You can talk with him about his options, help him make a choice then let him go. Give him a deadline to move out and stick to it. Offer to help, but don't go overboard and do everything for him. In other words, guide him but let him do the work. He will learn responsibility when he does the work himself. He just needs to find the motivation to do so.

 

This situation has to be stressful for you. Take some time to care for yourself. Take a day and go out and do something fun. Treat yourself to a massage. Anything you feel would help you get your mind off the situation for a while. It may give you a different perspective on the situation as well.

 

If you have not done so already, consider getting support through Al Non. You can find them at http://www.al-anon.alateen.org/.

 

I hope this has helped,
Kate

Customer: replied 3 years ago.
Thank you for the information. I do attend 5-6 Al-anon meetings per week. It helps some, but it is very hard when it is your child.
Another question. Because we want him out of our house, and have set a deadline, we offered (because we would use his college money for room and board, and he is attending college) to pay the down payments, and help get him set up in his own place. Some of this is because he has no 'good' friends to share a place with. He says that he can't get out of the gang. To get out of rehab last January, he promised to get 'jumped out' and leave the gang, which means he would go through a lot of pain, could possibly get killed, but he would risk it just to please us. He came home a week later with bruises all over his body, and later we learned this was all for show. He never even tried to get out.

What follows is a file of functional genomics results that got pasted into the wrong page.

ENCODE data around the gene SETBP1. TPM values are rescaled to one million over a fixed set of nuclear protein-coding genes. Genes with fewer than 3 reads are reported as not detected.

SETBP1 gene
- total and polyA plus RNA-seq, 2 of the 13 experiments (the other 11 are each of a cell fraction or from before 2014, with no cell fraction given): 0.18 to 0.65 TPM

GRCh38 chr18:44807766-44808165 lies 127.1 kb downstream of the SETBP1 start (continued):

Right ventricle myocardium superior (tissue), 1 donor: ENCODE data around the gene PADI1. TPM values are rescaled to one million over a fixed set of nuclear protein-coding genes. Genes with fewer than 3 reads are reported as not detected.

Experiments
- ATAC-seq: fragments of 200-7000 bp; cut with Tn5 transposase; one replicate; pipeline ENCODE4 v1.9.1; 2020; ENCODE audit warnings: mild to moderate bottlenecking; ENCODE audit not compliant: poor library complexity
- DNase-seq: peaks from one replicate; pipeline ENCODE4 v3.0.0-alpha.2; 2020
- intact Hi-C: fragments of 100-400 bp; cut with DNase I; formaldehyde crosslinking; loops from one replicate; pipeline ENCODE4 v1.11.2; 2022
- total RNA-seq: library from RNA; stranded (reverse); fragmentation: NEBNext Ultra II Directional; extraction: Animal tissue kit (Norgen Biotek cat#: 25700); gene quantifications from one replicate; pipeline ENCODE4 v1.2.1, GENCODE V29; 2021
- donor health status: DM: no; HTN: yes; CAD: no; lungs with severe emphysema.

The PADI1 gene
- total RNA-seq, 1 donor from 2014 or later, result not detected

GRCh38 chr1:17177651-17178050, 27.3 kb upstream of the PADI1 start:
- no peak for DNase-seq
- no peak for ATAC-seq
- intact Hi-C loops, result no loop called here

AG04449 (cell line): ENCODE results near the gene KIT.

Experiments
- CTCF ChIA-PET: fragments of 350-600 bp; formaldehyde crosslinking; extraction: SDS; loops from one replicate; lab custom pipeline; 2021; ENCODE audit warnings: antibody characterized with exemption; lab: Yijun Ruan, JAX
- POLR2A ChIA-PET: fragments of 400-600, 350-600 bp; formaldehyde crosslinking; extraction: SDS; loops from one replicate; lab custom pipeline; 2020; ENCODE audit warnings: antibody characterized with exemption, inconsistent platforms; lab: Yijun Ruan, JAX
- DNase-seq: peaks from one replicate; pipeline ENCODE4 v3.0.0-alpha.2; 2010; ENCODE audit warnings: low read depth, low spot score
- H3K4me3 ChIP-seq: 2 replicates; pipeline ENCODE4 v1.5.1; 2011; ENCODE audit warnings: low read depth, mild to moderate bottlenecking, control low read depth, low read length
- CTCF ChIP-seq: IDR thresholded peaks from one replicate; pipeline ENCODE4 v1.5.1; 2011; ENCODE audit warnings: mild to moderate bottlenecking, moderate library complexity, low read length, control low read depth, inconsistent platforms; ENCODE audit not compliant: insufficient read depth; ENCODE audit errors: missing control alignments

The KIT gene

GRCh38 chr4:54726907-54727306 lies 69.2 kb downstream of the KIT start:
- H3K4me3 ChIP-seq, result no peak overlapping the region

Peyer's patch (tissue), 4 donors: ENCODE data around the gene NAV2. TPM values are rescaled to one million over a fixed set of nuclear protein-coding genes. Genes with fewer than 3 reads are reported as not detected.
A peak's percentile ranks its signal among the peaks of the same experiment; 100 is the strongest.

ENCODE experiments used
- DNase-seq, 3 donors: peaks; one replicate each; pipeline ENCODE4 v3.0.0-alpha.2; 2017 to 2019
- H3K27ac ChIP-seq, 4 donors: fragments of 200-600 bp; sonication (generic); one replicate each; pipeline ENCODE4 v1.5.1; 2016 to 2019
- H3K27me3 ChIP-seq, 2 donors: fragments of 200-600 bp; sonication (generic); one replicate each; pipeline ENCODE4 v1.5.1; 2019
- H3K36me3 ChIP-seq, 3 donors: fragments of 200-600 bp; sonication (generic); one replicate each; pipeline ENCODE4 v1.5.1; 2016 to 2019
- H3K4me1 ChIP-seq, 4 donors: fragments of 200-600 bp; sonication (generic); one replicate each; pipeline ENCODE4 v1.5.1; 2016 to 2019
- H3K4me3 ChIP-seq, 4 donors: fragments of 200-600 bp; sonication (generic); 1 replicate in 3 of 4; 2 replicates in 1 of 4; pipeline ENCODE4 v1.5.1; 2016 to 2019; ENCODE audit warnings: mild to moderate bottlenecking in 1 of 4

Now, he says that if he doesn't live in (he is the only white kid in a hispanic gang) the gang neighborhood, he could get killed, either by his gang for disrespect, or another gang because he's in their territory. I went to look at one of these appartments today in his 'hood' and it is bad. I tell him I am so confused, no one on either my husband, nor my family lives like that. We live in upscale areas, including college age cousins. He says he's not like us.
I was told a horror story just today about parents who kicked their kid out with no place to go and he was dead within a month. Talk about guilt.